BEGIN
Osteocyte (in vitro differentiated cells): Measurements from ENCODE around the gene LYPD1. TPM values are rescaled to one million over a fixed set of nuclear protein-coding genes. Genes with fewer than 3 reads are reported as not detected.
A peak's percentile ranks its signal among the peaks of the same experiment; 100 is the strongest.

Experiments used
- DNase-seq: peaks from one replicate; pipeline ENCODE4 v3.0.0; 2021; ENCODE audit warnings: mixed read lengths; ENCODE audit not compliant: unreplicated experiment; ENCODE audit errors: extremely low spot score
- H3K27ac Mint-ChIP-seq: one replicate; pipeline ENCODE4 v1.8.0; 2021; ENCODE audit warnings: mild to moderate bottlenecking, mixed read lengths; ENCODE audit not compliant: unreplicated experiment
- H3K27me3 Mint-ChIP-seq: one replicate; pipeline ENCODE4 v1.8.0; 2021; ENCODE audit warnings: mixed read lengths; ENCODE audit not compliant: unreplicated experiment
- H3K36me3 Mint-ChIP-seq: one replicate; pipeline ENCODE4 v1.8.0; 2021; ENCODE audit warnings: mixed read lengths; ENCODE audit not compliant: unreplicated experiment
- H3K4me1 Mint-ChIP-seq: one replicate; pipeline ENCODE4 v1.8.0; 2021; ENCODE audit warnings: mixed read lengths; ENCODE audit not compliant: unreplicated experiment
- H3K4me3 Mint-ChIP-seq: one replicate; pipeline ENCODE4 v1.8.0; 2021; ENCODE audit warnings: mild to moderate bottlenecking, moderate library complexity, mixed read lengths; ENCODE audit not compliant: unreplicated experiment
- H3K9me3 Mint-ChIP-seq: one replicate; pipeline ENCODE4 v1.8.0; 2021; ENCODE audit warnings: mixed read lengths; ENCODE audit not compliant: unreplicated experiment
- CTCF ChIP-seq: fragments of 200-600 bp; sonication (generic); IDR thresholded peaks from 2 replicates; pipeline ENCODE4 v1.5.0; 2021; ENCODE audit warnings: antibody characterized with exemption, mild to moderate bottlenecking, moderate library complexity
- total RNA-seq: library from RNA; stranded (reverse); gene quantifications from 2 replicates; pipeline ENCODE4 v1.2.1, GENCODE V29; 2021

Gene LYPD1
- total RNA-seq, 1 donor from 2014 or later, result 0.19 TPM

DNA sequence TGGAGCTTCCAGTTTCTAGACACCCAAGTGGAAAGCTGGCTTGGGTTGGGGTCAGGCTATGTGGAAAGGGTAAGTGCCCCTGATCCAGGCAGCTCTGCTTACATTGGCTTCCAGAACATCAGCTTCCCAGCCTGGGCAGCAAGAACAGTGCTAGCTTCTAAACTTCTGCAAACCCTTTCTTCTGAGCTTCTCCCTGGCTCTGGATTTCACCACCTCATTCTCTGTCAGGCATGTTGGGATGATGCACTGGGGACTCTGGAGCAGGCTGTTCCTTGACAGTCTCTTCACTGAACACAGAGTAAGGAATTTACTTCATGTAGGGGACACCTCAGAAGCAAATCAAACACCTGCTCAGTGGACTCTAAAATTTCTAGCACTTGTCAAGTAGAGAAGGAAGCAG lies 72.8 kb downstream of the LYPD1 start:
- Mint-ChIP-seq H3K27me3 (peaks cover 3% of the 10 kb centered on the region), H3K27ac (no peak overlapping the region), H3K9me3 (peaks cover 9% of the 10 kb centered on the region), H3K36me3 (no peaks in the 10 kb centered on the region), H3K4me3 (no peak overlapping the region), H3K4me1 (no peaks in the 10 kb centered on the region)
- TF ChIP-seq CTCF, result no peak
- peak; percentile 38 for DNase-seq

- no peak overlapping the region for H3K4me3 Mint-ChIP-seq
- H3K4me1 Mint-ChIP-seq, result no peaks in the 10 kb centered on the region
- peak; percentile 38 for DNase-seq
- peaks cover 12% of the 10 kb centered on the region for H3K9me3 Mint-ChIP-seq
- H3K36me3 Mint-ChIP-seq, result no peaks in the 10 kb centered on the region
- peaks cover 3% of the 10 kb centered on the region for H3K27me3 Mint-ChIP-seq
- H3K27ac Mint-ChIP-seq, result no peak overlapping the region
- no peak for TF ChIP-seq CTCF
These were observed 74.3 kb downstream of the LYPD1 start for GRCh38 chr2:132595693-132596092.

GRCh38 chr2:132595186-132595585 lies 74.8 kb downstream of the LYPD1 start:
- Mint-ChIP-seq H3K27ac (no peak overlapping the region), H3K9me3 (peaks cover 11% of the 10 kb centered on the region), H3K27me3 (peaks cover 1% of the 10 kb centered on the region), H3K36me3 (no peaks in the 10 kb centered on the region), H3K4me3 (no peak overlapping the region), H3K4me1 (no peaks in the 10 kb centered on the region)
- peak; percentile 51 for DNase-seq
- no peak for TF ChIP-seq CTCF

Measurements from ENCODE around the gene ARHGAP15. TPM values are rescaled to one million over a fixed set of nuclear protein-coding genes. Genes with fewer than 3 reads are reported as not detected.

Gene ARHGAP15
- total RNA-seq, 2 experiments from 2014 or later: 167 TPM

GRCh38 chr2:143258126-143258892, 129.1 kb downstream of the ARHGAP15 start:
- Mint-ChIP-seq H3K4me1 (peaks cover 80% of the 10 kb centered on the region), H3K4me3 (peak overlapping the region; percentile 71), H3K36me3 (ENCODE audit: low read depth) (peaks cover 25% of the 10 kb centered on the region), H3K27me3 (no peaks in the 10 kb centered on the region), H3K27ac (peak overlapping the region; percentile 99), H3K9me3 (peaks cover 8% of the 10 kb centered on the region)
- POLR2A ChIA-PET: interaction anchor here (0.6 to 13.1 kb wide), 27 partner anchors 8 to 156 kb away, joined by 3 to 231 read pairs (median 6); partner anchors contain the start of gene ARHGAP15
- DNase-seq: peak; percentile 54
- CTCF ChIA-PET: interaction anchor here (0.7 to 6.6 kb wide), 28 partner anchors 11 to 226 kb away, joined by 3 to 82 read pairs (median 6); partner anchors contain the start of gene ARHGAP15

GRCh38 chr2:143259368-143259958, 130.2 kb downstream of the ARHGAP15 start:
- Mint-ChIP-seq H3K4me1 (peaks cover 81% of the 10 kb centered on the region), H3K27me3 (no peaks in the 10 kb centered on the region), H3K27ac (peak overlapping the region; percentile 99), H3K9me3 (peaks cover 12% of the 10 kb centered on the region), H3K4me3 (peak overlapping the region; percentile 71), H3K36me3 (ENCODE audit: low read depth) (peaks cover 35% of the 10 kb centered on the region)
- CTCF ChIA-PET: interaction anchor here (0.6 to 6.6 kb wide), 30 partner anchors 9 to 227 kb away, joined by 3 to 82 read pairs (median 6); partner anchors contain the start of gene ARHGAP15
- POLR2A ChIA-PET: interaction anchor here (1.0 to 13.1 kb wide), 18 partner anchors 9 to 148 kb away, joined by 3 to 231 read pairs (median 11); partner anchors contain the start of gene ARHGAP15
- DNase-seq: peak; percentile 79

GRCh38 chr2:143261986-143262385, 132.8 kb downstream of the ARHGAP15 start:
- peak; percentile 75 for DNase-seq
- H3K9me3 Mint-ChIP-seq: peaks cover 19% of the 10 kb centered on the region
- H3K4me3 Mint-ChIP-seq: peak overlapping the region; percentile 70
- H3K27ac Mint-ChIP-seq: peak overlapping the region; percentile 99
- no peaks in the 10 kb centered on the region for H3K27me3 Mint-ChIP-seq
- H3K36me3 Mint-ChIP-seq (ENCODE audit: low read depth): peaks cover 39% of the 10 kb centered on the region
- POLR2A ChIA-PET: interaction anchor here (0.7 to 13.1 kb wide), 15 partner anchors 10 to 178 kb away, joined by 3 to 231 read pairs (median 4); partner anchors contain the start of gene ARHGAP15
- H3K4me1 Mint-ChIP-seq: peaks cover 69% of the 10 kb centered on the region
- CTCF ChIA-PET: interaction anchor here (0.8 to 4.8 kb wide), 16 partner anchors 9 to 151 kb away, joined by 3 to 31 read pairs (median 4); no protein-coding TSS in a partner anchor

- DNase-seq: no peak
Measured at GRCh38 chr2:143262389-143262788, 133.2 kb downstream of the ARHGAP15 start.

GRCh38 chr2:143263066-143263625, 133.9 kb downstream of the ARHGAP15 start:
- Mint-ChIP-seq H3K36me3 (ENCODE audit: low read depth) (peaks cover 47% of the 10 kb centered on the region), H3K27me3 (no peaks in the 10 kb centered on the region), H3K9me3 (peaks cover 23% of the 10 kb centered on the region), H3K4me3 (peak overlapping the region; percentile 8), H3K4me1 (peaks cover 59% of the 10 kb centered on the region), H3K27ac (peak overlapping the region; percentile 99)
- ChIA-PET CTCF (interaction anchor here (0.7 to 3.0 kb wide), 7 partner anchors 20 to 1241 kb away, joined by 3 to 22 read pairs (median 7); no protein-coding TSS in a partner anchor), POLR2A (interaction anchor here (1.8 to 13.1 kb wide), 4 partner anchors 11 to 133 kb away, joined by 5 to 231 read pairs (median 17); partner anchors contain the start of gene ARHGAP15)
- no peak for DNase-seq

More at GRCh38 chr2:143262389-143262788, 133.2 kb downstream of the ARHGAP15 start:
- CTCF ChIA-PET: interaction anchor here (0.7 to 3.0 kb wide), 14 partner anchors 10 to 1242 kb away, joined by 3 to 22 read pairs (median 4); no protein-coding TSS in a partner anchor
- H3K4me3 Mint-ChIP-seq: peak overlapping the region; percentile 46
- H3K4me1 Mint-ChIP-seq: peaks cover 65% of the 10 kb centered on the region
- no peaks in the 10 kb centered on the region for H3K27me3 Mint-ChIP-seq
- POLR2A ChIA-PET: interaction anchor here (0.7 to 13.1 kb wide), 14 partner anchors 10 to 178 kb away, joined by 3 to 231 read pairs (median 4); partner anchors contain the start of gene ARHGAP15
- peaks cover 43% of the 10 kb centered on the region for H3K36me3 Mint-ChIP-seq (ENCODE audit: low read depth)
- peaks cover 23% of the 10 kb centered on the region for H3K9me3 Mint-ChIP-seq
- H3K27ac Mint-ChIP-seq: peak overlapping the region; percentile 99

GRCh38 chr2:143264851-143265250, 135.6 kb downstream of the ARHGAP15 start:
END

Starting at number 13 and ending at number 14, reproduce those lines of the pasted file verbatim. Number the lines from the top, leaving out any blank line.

Gene LYPD1
- total RNA-seq, 1 donor from 2014 or later, result 0.19 TPM